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Finding the words for it

Suchismita Chattopadhyay | Updated on February 22, 2019 Published on February 22, 2019

Trash the taboo: Through 29 short chapters, writer-journalist Sohaila Abdulali dissects rape — starting with her own story of being gang-raped at 17 in 1980   -  V SUDERSHAN

What makes rape so difficult a subject to talk about — and why talking about it is necessary

Sohaila Abdulali’s What We Talk About When We Talk About Rape is a difficult read. There is no dearth of cold statistics and reportage of rape in the media. But how do we pause, process and then eventually talk about rape? The truth is, none of us know how to grasp rape beyond feelings of denial, disgust, outrage, condemnation, and resignation. It is precisely for these reasons and more that Abdulali’s book must be read by all, especially men, irrespective of how progressive they think their politics are.

What We Talk About When We Talk About Rape Sohaila Abdulali Non-fiction Penguin ₹499

 

Abdulali’s book starts where the newspapers finish their coverage of rape. She asks some very pertinent questions: Is rape a fundamentally life-defining event? Is it only about power or can it also be about sex? We talk about the stigmas attached to rape but never about its after-effects, in the form of phobias and triggers. Where is the space that we accord to rebuilding trust and boundaries for rape survivors? In a nutshell, Abdulali takes the discussion on sexual assault and rape from being merely a violent event to examining the very nature of violence and how it is perpetrated. This is a book not just about rape survivors, their family and friends, but very much also about rape culture and rapists.

A US-based journalist, writer and activist, Abdulali spends a considerable amount of time discussing rape culture, which is a totality of big and small things that we do, say and believe, leading to the notion that it is okay to rape. She tells us that making fun of women drivers or indulging your son more than your daughter does not mean you condone rape. But what this does is to chip away women’s and girls’ self-respect, giving the boys a free pass to demand and “maraud through the world and take without thinking”. It is this brazen sense of male self-entitlement which makes men unable to take a ‘no’ or a ‘maybe’; or understand that a ‘yes’ once uttered is not an eternally binding contract.

This is also one of the reasons why the #MeToo movement made all men uncomfortable, for their sense of self-entitlement may have explicitly or implicitly perpetrated rape culture.

This is a book that cannot be read continuously. It demands a certain kind of pause-absorb-reflect-read mode from its readers. Through 29 short chapters, Abdulali dissects rape. Starting with her own story of being gang-raped at 17 in 1980 and later writing about it in the feminist magazine Manushi, she talks about coping strategies, the importance of an unconditionally supportive family, and a very insightful list of guidelines to saving a rape survivor’s life. As survivors recount their stories, Abdulali articulates every possible audience reaction ranging from denial, horror, discomfort, trauma and, appallingly, even awe. She shares how the act of telling is a huge commitment of time, energy and emotion because you can never predict the response. Most unfairly, survivors often have to protect their audience by narrating a sanitised version of the events. This is done either to make the incident more palatable or to avoid being labelled ‘hysterical’ or ‘dramatic’.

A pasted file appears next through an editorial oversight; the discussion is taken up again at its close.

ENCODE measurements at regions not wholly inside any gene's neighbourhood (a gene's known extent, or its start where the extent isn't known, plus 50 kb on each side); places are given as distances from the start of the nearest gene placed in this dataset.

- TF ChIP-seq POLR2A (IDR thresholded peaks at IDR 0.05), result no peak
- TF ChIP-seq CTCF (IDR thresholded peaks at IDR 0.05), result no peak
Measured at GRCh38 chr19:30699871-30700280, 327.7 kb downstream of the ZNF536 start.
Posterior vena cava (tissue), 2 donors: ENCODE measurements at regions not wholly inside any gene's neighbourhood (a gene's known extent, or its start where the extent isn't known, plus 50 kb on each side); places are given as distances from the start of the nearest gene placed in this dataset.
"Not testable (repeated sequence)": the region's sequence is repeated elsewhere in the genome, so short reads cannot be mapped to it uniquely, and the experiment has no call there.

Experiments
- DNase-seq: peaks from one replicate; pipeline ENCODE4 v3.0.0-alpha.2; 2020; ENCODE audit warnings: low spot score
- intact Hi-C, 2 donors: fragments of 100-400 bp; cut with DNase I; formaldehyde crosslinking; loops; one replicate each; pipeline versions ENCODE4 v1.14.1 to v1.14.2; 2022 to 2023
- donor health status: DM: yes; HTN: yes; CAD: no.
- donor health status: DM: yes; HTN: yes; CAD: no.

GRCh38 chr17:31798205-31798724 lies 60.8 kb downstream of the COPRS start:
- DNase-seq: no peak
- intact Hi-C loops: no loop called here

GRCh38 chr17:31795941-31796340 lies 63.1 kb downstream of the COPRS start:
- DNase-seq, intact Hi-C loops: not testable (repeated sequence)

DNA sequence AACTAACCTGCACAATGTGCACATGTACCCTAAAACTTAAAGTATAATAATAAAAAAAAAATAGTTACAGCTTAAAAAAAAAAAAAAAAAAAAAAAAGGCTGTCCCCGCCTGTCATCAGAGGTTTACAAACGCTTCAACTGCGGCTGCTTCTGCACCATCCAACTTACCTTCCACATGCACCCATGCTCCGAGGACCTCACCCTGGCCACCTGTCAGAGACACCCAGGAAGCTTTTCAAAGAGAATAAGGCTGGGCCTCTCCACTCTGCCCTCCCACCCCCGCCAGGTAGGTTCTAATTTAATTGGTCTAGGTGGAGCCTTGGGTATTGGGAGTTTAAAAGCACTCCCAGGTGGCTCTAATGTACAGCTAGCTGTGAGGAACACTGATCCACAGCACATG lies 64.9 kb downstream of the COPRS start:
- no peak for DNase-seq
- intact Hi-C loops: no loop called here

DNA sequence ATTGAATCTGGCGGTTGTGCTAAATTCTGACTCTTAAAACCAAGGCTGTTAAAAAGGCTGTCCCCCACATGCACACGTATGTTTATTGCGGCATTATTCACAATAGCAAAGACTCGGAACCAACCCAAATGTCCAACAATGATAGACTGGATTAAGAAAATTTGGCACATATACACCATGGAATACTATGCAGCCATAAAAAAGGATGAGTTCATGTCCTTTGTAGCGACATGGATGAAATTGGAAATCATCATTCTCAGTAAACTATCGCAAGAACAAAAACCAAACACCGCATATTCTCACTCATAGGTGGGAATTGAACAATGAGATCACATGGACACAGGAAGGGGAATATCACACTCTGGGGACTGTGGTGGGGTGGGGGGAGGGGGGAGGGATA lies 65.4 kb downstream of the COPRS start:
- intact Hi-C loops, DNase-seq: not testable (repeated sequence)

Survivors do not owe it to the audience to be their educator. When it comes to how to behave with a person who has been raped, Abdulali states that it is a straightforward formula of listening, giving unstinting control, acceptance and support. She further elaborates this as a set of guidelines that include: Be horrified but not so much that the survivor has to take care of you; do not try to understand and analyse but just be there. This effectively speaks to well-intentioned mansplainers and other well-wishers who hasten to theorise and explain. The focus must always be the survivor and what they want.

This is a book that moves beyond rape and urges us to relook how we understand sex. The bar of consent cannot be as low as a transactional affair of merely saying yes or no. On the contrary, sex should be seen as an alluring adventure of mutual pleasure and joy. Abdulali also addresses the more tricky conversation around bad sex that has divided many people. Bad sex is awful but is it necessarily rape? It is a complicated but all-too-familiar conversation around so-called good-natured entitled men not caring for their partners’ choices. Thus, bad sex is a part of rape culture.

Just like the aftermath of any sexual assault, the book doesn’t follow a linear narrative. The chapters encapsulate grim incidents of assault, the apathy of the state, moments of lucidity, rage and heartbreaking confusion coupled with coping strategies and the choice that entitled men make to assault and rape. What makes this book eminently a compelling read is its rawness. It is almost like Abdulali is talking to us without mincing words or resorting to theoretical terms that at once sterilise realities and alienate people. The chapterisation is cleverly done, enabling the reader to start with whichever title that intrigues them the most.

More than women, it is the men who need this book; they are not the problem but their entitlement is.

Suchismita Chattopadhyay is pursuing her PhD in anthropology

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Published on February 22, 2019
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